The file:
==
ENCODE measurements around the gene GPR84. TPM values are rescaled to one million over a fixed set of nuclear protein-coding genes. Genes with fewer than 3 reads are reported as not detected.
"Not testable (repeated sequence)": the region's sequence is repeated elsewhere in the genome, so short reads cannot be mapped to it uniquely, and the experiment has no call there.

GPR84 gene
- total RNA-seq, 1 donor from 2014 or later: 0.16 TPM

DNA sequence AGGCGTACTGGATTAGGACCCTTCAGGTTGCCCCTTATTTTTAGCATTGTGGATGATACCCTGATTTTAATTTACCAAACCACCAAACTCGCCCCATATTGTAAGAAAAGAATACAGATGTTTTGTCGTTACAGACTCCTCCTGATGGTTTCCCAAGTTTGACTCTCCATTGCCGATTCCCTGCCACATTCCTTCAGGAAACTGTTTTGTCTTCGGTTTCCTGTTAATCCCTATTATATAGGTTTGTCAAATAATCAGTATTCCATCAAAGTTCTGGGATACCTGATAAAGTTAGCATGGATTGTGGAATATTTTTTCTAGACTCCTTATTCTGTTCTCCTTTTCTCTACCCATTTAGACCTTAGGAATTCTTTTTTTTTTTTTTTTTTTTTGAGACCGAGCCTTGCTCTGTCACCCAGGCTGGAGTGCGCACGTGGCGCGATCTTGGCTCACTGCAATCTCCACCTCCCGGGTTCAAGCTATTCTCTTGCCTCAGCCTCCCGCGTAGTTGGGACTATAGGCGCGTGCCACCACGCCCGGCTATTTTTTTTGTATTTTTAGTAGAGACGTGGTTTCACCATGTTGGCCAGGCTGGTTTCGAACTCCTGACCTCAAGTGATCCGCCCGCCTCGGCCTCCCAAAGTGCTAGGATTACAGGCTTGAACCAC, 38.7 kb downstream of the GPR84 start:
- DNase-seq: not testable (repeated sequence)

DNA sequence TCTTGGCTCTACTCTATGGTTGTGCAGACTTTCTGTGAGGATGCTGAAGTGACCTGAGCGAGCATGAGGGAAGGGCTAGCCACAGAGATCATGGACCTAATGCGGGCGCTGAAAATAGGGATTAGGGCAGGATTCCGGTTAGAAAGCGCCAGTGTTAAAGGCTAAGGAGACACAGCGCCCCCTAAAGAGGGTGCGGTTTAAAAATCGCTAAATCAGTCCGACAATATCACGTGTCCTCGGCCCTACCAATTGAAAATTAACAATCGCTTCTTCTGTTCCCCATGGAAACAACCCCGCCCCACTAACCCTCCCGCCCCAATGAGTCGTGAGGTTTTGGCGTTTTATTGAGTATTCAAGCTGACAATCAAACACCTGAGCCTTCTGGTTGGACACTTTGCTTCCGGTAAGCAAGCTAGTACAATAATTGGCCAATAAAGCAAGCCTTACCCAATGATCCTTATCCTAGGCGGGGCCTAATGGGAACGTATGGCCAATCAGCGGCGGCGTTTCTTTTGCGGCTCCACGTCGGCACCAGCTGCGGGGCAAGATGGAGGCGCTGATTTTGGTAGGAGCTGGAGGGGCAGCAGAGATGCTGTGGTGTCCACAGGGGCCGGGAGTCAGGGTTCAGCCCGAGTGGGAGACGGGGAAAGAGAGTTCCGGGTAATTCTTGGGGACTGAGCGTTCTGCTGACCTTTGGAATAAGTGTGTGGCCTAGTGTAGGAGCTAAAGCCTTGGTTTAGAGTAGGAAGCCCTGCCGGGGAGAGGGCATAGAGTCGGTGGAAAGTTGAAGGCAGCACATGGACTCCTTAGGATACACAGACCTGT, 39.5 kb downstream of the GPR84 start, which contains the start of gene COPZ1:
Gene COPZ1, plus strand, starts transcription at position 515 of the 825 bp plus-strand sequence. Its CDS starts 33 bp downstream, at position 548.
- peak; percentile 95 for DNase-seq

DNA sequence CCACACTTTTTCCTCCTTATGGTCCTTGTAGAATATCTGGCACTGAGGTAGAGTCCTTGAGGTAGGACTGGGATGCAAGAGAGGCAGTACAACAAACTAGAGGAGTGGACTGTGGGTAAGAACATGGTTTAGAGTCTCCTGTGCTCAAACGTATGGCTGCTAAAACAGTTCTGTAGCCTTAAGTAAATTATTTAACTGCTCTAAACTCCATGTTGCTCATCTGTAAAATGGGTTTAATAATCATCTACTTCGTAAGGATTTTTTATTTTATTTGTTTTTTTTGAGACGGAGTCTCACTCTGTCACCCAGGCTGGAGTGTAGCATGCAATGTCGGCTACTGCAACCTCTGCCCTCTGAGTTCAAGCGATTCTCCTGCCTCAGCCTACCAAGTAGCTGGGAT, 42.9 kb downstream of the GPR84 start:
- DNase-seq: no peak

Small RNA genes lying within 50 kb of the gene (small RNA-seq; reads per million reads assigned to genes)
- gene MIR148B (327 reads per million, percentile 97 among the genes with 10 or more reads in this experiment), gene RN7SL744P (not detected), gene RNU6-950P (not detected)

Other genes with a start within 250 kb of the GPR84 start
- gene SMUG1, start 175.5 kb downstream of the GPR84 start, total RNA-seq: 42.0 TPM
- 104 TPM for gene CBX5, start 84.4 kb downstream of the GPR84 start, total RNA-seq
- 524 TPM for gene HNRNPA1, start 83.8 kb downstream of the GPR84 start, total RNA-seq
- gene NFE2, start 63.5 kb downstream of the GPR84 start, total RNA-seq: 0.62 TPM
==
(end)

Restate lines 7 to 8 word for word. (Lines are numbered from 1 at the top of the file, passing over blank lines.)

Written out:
DNA sequence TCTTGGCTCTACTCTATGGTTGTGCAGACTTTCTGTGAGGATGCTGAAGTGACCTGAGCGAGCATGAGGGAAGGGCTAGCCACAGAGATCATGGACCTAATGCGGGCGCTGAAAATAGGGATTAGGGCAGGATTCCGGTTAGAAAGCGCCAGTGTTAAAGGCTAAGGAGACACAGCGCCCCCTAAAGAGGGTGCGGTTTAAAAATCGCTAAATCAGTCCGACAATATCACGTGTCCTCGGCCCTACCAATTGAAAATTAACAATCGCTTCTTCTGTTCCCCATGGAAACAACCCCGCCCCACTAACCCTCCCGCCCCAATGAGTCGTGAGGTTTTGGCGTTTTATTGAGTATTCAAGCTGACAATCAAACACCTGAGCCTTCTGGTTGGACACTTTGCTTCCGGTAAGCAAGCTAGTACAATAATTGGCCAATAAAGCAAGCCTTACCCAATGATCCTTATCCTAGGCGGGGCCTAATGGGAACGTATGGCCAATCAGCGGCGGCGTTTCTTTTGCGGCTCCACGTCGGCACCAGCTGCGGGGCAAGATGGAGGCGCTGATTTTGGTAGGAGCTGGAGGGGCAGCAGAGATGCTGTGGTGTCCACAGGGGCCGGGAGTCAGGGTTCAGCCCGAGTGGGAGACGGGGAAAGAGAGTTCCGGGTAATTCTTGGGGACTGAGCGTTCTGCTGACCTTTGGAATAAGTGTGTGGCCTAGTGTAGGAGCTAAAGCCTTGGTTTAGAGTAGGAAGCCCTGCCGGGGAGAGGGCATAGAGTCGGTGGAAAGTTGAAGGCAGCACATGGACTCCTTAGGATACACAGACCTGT, 39.5 kb downstream of the GPR84 start, which contains the start of gene COPZ1:
Gene COPZ1, plus strand, starts transcription at position 515 of the 825 bp plus-strand sequence. Its CDS starts 33 bp downstream, at position 548.